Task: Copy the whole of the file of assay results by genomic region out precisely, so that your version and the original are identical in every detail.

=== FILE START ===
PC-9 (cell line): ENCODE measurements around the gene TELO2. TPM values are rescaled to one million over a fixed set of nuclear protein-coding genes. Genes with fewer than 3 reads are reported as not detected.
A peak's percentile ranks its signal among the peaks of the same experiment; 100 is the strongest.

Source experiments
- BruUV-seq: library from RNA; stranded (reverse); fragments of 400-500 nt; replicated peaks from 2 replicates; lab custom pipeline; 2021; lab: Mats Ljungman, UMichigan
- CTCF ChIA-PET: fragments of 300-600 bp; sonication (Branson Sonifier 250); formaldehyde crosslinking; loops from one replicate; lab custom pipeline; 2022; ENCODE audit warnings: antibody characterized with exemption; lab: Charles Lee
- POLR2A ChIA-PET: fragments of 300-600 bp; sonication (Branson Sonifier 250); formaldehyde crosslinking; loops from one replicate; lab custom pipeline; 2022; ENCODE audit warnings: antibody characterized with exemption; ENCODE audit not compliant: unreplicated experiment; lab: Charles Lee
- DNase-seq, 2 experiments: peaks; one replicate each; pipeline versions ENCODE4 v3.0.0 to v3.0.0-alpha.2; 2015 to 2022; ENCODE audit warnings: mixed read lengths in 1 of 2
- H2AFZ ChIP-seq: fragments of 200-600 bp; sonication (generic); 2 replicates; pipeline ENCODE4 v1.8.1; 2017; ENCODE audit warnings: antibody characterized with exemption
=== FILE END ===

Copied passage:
PC-9 (cell line): ENCODE measurements around the gene TELO2. TPM values are rescaled to one million over a fixed set of nuclear protein-coding genes. Genes with fewer than 3 reads are reported as not detected.
A peak's percentile ranks its signal among the peaks of the same experiment; 100 is the strongest.

Source experiments
- BruUV-seq: library from RNA; stranded (reverse); fragments of 400-500 nt; replicated peaks from 2 replicates; lab custom pipeline; 2021; lab: Mats Ljungman, UMichigan
- CTCF ChIA-PET: fragments of 300-600 bp; sonication (Branson Sonifier 250); formaldehyde crosslinking; loops from one replicate; lab custom pipeline; 2022; ENCODE audit warnings: antibody characterized with exemption; lab: Charles Lee
- POLR2A ChIA-PET: fragments of 300-600 bp; sonication (Branson Sonifier 250); formaldehyde crosslinking; loops from one replicate; lab custom pipeline; 2022; ENCODE audit warnings: antibody characterized with exemption; ENCODE audit not compliant: unreplicated experiment; lab: Charles Lee
- DNase-seq, 2 experiments: peaks; one replicate each; pipeline versions ENCODE4 v3.0.0 to v3.0.0-alpha.2; 2015 to 2022; ENCODE audit warnings: mixed read lengths in 1 of 2
- H2AFZ ChIP-seq: fragments of 200-600 bp; sonication (generic); 2 replicates; pipeline ENCODE4 v1.8.1; 2017; ENCODE audit warnings: antibody characterized with exemption